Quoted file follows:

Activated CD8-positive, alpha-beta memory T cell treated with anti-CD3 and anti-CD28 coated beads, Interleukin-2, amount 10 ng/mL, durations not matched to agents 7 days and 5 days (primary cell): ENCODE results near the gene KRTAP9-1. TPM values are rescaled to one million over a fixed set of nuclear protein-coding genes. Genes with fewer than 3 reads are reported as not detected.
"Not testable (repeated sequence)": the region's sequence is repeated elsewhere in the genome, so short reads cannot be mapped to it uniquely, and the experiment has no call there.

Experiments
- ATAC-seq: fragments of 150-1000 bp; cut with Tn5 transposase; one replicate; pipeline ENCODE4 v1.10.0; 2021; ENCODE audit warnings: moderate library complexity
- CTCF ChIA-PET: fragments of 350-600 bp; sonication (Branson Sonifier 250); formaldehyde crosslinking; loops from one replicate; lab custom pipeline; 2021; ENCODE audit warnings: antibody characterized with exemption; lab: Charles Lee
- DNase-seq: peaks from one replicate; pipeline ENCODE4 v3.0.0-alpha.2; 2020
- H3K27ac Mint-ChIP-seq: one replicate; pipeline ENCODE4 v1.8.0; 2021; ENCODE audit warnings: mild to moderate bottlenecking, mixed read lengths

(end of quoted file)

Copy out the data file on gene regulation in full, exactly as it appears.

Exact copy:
Activated CD8-positive, alpha-beta memory T cell treated with anti-CD3 and anti-CD28 coated beads, Interleukin-2, amount 10 ng/mL, durations not matched to agents 7 days and 5 days (primary cell): ENCODE results near the gene KRTAP9-1. TPM values are rescaled to one million over a fixed set of nuclear protein-coding genes. Genes with fewer than 3 reads are reported as not detected.
"Not testable (repeated sequence)": the region's sequence is repeated elsewhere in the genome, so short reads cannot be mapped to it uniquely, and the experiment has no call there.

Experiments
- ATAC-seq: fragments of 150-1000 bp; cut with Tn5 transposase; one replicate; pipeline ENCODE4 v1.10.0; 2021; ENCODE audit warnings: moderate library complexity
- CTCF ChIA-PET: fragments of 350-600 bp; sonication (Branson Sonifier 250); formaldehyde crosslinking; loops from one replicate; lab custom pipeline; 2021; ENCODE audit warnings: antibody characterized with exemption; lab: Charles Lee
- DNase-seq: peaks from one replicate; pipeline ENCODE4 v3.0.0-alpha.2; 2020
- H3K27ac Mint-ChIP-seq: one replicate; pipeline ENCODE4 v1.8.0; 2021; ENCODE audit warnings: mild to moderate bottlenecking, mixed read lengths